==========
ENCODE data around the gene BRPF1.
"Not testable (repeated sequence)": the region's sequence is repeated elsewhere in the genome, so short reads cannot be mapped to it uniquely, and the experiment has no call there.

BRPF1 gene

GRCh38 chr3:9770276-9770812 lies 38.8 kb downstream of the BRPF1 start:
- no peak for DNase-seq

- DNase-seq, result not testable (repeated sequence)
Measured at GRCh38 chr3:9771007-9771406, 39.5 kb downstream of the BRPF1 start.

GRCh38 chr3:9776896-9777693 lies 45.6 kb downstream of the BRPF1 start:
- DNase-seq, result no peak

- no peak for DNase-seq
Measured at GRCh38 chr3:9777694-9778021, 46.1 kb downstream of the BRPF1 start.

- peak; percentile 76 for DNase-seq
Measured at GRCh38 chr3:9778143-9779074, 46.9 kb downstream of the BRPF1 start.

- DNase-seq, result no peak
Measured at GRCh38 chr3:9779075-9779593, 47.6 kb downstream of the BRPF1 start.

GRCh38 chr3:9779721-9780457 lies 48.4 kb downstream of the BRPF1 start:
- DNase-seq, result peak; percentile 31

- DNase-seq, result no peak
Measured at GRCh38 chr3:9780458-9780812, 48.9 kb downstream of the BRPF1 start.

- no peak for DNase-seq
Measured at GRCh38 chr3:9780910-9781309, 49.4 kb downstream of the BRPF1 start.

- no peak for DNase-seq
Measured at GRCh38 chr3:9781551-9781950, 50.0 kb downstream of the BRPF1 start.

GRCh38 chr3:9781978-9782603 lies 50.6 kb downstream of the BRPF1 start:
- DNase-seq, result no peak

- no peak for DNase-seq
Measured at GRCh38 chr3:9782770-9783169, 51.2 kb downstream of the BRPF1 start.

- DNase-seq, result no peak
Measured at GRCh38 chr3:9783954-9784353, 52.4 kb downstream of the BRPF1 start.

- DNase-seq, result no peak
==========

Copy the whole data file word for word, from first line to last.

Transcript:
ENCODE data around the gene BRPF1.
"Not testable (repeated sequence)": the region's sequence is repeated elsewhere in the genome, so short reads cannot be mapped to it uniquely, and the experiment has no call there.

BRPF1 gene

GRCh38 chr3:9770276-9770812 lies 38.8 kb downstream of the BRPF1 start:
- no peak for DNase-seq

- DNase-seq, result not testable (repeated sequence)
Measured at GRCh38 chr3:9771007-9771406, 39.5 kb downstream of the BRPF1 start.

GRCh38 chr3:9776896-9777693 lies 45.6 kb downstream of the BRPF1 start:
- DNase-seq, result no peak

- no peak for DNase-seq
Measured at GRCh38 chr3:9777694-9778021, 46.1 kb downstream of the BRPF1 start.

- peak; percentile 76 for DNase-seq
Measured at GRCh38 chr3:9778143-9779074, 46.9 kb downstream of the BRPF1 start.

- DNase-seq, result no peak
Measured at GRCh38 chr3:9779075-9779593, 47.6 kb downstream of the BRPF1 start.

GRCh38 chr3:9779721-9780457 lies 48.4 kb downstream of the BRPF1 start:
- DNase-seq, result peak; percentile 31

- DNase-seq, result no peak
Measured at GRCh38 chr3:9780458-9780812, 48.9 kb downstream of the BRPF1 start.

- no peak for DNase-seq
Measured at GRCh38 chr3:9780910-9781309, 49.4 kb downstream of the BRPF1 start.

- no peak for DNase-seq
Measured at GRCh38 chr3:9781551-9781950, 50.0 kb downstream of the BRPF1 start.

GRCh38 chr3:9781978-9782603 lies 50.6 kb downstream of the BRPF1 start:
- DNase-seq, result no peak

- no peak for DNase-seq
Measured at GRCh38 chr3:9782770-9783169, 51.2 kb downstream of the BRPF1 start.

- DNase-seq, result no peak
Measured at GRCh38 chr3:9783954-9784353, 52.4 kb downstream of the BRPF1 start.

- DNase-seq, result no peak